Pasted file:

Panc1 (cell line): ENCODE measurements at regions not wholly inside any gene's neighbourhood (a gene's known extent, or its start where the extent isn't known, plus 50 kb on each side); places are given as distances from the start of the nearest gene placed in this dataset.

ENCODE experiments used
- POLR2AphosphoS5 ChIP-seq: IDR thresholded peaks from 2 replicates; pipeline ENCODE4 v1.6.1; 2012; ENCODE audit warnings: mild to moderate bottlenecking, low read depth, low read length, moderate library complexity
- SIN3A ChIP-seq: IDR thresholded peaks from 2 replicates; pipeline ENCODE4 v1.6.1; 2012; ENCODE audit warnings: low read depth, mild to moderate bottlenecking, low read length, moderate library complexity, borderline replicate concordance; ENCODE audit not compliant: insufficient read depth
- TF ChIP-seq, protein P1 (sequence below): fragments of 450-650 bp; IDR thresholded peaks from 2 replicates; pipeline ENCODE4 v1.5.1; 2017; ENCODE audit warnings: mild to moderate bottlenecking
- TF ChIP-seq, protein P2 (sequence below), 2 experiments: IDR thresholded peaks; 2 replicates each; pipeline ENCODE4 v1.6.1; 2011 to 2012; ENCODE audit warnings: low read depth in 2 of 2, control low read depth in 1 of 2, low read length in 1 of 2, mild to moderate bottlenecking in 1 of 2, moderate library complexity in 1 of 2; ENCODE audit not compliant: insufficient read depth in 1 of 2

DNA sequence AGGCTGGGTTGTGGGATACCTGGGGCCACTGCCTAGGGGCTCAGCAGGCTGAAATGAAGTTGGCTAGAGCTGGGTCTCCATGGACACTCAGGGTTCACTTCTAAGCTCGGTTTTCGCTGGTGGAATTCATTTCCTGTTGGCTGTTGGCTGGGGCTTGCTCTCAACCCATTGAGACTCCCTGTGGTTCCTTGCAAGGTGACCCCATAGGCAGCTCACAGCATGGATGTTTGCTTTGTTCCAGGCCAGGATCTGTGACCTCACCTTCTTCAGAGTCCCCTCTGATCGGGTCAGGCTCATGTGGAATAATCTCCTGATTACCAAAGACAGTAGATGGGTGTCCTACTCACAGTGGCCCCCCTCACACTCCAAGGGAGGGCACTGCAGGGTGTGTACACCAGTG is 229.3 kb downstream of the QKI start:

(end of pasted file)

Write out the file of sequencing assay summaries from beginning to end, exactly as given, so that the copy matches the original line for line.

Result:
Panc1 (cell line): ENCODE measurements at regions not wholly inside any gene's neighbourhood (a gene's known extent, or its start where the extent isn't known, plus 50 kb on each side); places are given as distances from the start of the nearest gene placed in this dataset.

ENCODE experiments used
- POLR2AphosphoS5 ChIP-seq: IDR thresholded peaks from 2 replicates; pipeline ENCODE4 v1.6.1; 2012; ENCODE audit warnings: mild to moderate bottlenecking, low read depth, low read length, moderate library complexity
- SIN3A ChIP-seq: IDR thresholded peaks from 2 replicates; pipeline ENCODE4 v1.6.1; 2012; ENCODE audit warnings: low read depth, mild to moderate bottlenecking, low read length, moderate library complexity, borderline replicate concordance; ENCODE audit not compliant: insufficient read depth
- TF ChIP-seq, protein P1 (sequence below): fragments of 450-650 bp; IDR thresholded peaks from 2 replicates; pipeline ENCODE4 v1.5.1; 2017; ENCODE audit warnings: mild to moderate bottlenecking
- TF ChIP-seq, protein P2 (sequence below), 2 experiments: IDR thresholded peaks; 2 replicates each; pipeline ENCODE4 v1.6.1; 2011 to 2012; ENCODE audit warnings: low read depth in 2 of 2, control low read depth in 1 of 2, low read length in 1 of 2, mild to moderate bottlenecking in 1 of 2, moderate library complexity in 1 of 2; ENCODE audit not compliant: insufficient read depth in 1 of 2

DNA sequence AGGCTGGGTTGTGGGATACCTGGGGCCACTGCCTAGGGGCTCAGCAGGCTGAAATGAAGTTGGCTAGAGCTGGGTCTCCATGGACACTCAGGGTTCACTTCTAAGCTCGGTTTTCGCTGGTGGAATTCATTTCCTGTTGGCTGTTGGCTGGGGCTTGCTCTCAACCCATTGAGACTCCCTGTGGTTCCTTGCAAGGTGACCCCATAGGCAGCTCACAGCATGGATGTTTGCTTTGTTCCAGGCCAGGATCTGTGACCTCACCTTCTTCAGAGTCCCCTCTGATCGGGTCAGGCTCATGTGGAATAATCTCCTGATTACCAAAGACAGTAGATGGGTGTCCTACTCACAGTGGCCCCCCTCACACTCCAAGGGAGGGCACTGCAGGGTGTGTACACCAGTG is 229.3 kb downstream of the QKI start: